deck and the additional thickness of
the topping can be accommodated at
boundary conditions (Photo 2).
2. Placement of tapered, rigid insulation
below the waterproofing system.
This option will limit the
designer in the choice of a waterproofing
membrane. If exercised, the
changes in condensation potential
in the plaza deck assembly should
be considered. In addition, the insulation
below the waterproofing membrane
should be carefully selected to
avoid compressive failure of the
insulation under plaza loads.
14 • I N T E R FA C E A U G U S T 2006
Photo 2: A cementitious tapered topping can be installed in some cases to
improve subsurface drainage. Note the previously placed areas to the right
are being moist cured with burlap and plastic sheets.
3. Addition of drains. While this may
be a seemingly simple solution,
adding drains over occupied spaces
is not always a practical option.
Also, in some cases, several new
drains will be needed to substantially
reduce ponding potential over the
waterproofing membrane.
Overall System Thickness and Flashing Heights at
Boundary Conditions
One of the most common challenges in
designing new plaza deck assemblies for
existing plaza decks is the limitation posed
by flashing and penetration heights.
Typically, existing adjacent masonry wall
weep holes, drainage pans for adjacent curtain
walls, doors, and other penetrations
are located within a few inches of the structural
deck surfaces. This will make it difficult
to modify the plaza assembly to provide
subsurface drainage or tapered topping
slabs. For example, take the following case:
A curtain wall adjacent to the plaza
deck is located nine inches above
the structural slab. The structural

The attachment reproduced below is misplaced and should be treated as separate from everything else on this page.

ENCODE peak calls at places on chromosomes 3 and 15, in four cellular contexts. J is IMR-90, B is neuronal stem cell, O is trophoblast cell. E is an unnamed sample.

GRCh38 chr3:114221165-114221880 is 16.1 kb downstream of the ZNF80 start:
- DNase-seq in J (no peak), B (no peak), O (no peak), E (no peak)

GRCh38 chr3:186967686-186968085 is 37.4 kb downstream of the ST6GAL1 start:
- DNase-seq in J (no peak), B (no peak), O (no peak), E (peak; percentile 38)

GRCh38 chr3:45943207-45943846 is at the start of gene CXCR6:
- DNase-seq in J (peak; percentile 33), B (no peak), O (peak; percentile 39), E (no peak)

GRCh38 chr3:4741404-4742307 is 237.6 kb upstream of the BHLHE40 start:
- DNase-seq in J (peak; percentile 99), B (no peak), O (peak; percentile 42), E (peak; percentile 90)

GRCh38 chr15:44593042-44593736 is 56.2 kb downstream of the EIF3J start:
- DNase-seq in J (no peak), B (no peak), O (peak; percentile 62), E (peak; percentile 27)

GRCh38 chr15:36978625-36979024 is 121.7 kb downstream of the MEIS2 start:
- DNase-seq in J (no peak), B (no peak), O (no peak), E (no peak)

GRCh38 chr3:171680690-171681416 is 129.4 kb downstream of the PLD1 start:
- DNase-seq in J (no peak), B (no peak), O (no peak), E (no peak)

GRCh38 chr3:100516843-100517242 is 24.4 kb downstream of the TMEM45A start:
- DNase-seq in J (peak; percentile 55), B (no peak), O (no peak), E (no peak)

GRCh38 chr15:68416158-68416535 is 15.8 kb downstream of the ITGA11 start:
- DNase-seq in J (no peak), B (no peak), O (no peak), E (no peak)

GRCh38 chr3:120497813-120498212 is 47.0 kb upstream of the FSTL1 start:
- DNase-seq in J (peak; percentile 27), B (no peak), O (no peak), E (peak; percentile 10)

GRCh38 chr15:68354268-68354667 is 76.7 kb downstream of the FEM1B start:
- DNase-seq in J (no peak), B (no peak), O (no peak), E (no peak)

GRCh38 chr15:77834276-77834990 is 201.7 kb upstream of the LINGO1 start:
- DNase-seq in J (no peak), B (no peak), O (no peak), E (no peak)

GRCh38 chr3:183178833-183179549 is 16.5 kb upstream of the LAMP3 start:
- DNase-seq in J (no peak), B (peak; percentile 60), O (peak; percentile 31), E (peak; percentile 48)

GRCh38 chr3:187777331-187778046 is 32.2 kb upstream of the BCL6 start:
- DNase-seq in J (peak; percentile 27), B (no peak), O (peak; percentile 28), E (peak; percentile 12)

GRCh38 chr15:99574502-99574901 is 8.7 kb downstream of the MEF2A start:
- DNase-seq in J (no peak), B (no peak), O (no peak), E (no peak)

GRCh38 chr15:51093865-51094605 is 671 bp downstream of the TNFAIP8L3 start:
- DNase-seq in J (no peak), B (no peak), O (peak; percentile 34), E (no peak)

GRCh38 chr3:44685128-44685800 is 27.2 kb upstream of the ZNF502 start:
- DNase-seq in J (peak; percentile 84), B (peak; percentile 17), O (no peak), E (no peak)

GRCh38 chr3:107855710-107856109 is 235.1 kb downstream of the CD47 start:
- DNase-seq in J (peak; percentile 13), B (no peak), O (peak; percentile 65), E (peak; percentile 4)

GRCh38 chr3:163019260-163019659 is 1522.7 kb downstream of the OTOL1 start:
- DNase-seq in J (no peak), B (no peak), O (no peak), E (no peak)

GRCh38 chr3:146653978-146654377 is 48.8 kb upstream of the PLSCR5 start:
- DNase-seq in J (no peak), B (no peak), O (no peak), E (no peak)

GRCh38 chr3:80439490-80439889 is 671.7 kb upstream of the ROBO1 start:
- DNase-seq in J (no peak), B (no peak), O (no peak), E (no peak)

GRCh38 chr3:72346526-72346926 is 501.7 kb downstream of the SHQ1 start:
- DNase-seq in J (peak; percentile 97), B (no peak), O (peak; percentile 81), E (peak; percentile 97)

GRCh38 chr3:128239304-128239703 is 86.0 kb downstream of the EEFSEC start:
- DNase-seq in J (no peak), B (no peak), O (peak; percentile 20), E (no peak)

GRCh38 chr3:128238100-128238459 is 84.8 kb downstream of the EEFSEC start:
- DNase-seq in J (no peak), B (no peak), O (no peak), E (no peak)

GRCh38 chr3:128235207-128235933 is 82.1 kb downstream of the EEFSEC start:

slab is constructed level (i.e., no
drainage slope), and the deck
drains are located 24 feet away
from the curtain wall. If the designer
aims to provide a tapered topping
slab having a slope of 1/4-inch per
foot, the rise in the tapered topping
slab from the drains to the curtain
wall will be 6 inches Considering
that the tapered topping slab will
need to have a finite thickness at
the drains (say 1 inch), the total
thickness of the topping slab will be
7 inches along the curtain wall.
This leaves only 2 inches for the
flashing height at the curtain wall.
That dimension will also have to
accommodate the thickness of the
drainage layer and wearing course.
The designer is often faced with difficult
choices. In the above example, the only
remedy will be to raise the curtain wall
assembly to provide sufficient height to
properly accommodate the tapered topping
slab and other plaza deck assembly components.
Alternatively, the designer can “compromise”
and reduce the slope of the
tapered topping slab to provide for
improved flashing heights. Striking a balance
between good subsurface drainage
and flashing height is often a dilemma faced
by the designer. Experience and judgment
will play a key role in striking that balance.
Structural Capacity of the Slab
In the example discussed above, the
designer’s dilemma can be further complicated
by the existing structural slab’s structural
capacity. Many older plaza decks may
have been designed for lower live loads than
currently required by the applicable building
code. Additionally, installing the proper
plaza deck assembly components (such as a
tapered topping slab) can add significant
dead load to the structural slab. As such, in
any situation where the existing load capacity
of the plaza slab is questionable, or if the
new plaza assembly is expected to impose